S&P cut UK credit rating to AA from AAA

28 June, 2016

S&P cut UK credit rating to AA from AAA

FX News Today

S&P cut UK’s credit rating to AA from AAA, noting the Brexit vote was a “seminal event.” The outlook remained negative, which had been adopted in the spring. Both S&P and Moody’s warned of this potential on Friday. The rating agency downgraded its 2016 to 2019 average growth forecast to 1.1% average per year, from 2.1%. S&P also said the vote for “Remain” in Scotland and Northern Ireland creates wider constitutional issues. The BoE’s long-term issuer credit rating was also lowered to AA from AAA, with a negative outlook.

It seems stock markets are trying to take a breather after the recent carnage and most Asian markets are slightly higher, while U.S. and U.K. stock futures are also rebounding. Negative leads then for bond futures, which managed to rise to new record highs yesterday while yields continued to slide, with the 10-year Gilt yield below 1.0% and the Bund yield below -0.1%. Even the Geramn 5-year yield fell below the ECB’s deposit rate yesterday, which means it is no longer eligible for purchases under the QE program, putting pressure on Draghi to cut the deposit rate once again.

EU Parliament, and EU summit to discuss Brexit. Tomorrow, the U.K.’s intentions following the Brexit referendum may become a little clearer – or maybe not. The EU Parliament will meet tomorrow to discuss the referendum and an EU summit starts, that was slated a long time ago, moved to avoid a clash with the referendum and now will have the Brexit referendum as its main topic. Hopes that Cameron will already evoke Article 50 tomorrow at the start of the summit seem to be fading fast as the U.K. clearly is in no rush to start official proceedings. Cameron wants to leave the main task of negotiations to his successor, but won’t step down for another 4 months. Boris Johnson meanwhile still seems to be hoping for informal negotiations ahead of an official step that would start the U.K’s exit from the EU. Indeed, it often seems he doesn’t want the U.K. to leave, just to get better terms: i.e. access to the single market, free movement for U.K. citizens, but no payments to the pot, no acceptance of EU legislation (although that would only be phased out very slowly) and a point based immigration system. A squaring of the circle and a difficult task. For markets this means it is unlikely that much will be clearer after the summit, only that we will have to live with considerable uncertainty about the U.K.’s future relationship with the EU for quite some time.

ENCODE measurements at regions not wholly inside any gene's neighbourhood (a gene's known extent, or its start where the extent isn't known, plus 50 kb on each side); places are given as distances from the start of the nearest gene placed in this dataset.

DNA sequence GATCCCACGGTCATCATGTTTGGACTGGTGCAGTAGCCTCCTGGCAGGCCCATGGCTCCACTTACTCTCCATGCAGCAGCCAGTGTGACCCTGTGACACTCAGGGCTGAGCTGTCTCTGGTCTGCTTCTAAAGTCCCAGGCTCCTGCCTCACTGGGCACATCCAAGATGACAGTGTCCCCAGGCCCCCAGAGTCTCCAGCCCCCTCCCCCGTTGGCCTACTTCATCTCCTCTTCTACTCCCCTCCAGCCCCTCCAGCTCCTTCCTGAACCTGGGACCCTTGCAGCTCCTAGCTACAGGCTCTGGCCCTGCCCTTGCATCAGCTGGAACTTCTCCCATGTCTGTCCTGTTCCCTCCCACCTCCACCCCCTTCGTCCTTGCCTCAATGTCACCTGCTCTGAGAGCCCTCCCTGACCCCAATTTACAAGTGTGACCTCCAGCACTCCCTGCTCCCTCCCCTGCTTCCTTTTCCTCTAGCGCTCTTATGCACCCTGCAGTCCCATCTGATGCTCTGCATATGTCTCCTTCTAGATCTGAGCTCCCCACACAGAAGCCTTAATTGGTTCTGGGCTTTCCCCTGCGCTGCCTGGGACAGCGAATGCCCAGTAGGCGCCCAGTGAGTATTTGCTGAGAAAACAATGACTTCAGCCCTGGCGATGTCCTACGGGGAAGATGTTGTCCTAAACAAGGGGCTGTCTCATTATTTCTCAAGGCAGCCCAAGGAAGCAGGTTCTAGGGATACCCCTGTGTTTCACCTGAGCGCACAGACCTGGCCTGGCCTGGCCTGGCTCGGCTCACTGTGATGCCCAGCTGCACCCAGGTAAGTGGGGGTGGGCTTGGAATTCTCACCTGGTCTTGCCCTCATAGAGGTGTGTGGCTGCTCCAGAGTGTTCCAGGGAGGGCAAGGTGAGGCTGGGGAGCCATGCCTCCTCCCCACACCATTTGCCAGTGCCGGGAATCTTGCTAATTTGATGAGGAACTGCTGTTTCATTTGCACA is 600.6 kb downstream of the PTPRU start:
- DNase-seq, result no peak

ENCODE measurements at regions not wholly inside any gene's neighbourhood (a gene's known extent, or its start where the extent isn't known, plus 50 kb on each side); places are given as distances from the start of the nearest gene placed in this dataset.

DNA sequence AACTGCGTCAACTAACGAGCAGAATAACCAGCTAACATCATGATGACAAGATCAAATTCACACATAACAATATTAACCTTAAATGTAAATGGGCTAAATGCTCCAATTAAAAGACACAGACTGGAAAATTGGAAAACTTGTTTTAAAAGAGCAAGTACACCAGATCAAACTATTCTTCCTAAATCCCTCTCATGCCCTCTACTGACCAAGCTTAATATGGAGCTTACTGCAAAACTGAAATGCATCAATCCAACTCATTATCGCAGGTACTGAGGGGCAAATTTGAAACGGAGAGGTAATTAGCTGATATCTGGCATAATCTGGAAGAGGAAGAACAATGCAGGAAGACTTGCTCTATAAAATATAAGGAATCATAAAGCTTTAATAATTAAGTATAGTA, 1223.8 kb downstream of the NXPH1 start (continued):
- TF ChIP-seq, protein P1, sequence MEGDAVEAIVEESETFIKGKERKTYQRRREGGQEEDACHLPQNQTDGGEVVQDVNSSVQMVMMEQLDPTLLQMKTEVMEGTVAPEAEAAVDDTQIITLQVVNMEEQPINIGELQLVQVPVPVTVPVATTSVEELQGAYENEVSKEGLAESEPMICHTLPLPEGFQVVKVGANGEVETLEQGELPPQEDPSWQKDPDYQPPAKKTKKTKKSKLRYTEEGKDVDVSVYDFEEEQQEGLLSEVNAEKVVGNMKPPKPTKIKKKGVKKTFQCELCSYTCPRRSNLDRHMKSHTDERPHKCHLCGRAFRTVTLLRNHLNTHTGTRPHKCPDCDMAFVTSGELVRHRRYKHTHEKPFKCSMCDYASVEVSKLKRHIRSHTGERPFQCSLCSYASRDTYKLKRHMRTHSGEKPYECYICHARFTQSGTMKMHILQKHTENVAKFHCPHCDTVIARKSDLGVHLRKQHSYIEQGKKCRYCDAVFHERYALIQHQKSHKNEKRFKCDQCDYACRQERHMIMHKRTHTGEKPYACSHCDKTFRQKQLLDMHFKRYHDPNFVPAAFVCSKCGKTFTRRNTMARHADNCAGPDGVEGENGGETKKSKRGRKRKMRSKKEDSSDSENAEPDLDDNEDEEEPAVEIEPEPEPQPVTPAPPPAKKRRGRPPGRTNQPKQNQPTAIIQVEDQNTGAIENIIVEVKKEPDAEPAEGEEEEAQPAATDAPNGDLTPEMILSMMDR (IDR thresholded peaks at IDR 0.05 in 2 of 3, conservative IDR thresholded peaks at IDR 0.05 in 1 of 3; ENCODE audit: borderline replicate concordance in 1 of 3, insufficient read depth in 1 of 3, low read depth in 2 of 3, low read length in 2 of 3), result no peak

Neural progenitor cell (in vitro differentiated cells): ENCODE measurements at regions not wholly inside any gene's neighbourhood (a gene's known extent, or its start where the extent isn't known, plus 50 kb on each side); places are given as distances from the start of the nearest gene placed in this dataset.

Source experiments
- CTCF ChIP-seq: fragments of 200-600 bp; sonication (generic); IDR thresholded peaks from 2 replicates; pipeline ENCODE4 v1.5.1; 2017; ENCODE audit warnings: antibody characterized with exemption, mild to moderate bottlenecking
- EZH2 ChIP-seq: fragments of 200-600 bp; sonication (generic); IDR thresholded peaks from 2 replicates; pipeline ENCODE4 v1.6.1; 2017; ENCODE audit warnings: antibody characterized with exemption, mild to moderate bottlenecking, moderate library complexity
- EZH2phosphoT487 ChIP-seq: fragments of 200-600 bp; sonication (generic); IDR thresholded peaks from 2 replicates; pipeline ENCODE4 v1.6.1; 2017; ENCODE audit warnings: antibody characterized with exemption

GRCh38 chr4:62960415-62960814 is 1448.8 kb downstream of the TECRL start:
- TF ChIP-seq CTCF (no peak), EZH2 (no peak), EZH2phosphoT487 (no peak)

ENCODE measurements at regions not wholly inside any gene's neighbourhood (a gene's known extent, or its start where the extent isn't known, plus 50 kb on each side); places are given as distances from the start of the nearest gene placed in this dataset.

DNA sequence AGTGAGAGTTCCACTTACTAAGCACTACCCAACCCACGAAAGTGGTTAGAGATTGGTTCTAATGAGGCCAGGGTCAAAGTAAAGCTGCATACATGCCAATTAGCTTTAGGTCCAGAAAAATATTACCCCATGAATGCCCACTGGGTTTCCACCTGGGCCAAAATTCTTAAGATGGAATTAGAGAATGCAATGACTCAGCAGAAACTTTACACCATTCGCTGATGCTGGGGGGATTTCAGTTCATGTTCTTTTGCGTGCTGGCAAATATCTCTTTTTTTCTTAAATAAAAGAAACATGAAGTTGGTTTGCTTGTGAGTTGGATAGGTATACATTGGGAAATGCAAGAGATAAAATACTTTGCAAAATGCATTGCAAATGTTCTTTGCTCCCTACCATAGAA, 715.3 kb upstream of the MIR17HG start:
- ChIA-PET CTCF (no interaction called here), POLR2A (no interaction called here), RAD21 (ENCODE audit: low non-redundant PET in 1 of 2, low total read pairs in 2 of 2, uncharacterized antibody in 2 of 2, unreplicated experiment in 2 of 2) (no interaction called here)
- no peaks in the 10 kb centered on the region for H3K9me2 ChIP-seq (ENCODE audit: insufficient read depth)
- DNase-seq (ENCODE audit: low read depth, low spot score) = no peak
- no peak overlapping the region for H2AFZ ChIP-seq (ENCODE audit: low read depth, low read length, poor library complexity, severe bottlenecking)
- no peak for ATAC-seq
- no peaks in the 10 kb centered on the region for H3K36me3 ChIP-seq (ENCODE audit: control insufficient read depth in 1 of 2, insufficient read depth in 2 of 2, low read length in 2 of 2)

USDJPY price action has been relatively muted through the session, following the huge 106.83 to 99.00 range seen in the immediate aftermath of the Brexit outcome. The pairing peaked at 102.48 in Tokyo overnight, though as European and U.S. equities turned lower, the yen turned higher on the risk-off condition. USDJPY later found support at 101.40, as sellers remained nervous of intervention. The BoJ was rumored to have sold yen last Friday when UDSJPY was below 100.00. Japan Finance Minister Aso didn’t confess to this but said that firm action on the yen will be taken if needed, although premature to discuss joint intervention. He said that Japan will respond to FX moves, if needed, “more than ever” and is watching with a “sense of urgency.” Kuroda has been reported to say earlier that central banks are ready to take steps to assist proper financial markets  functioning.

Dallas Fed’s manufacturing index improved 2.5 points to -18.3 in June after tumbling 6.9 points to -20.8 in May. This is an 18th consecutive negative print, which reflects contraction. Of course the oil-rich Dallas region has been hard hit by the collapse in “black gold” prices. U.S. Markit services PMI was steady at 51.3 in the June preliminary report, compared to May, reflecting positive but subdued growth. The index was 54.8 a year ago, and has generally been slipping since hitting 56.1 in August (it hit a recent low of 49.7 in February).

Main Macro Events Today

ECB Draghi’s speech: ECB president Draghi is expected to speak about the consequences from Britain’s decision to leave the EU and comment on potential measures the ECB is taking to counter uncertainty and potential recession in the Euro Area economies.

US Gross Domestic Product: In the third release of the US Q1 GDP is expected to be confirmed at 1% (annualized). Forecast risk: downward, given the huge inventory boost that is being unwound. Market risk: downward, as weakness may slow the path of additional Fed rate hikes.

US PCE Prices: Fed’s favourite inflation measure Personal Consumption Expenditures deflator is expected to come in unchanged at 0.3%.


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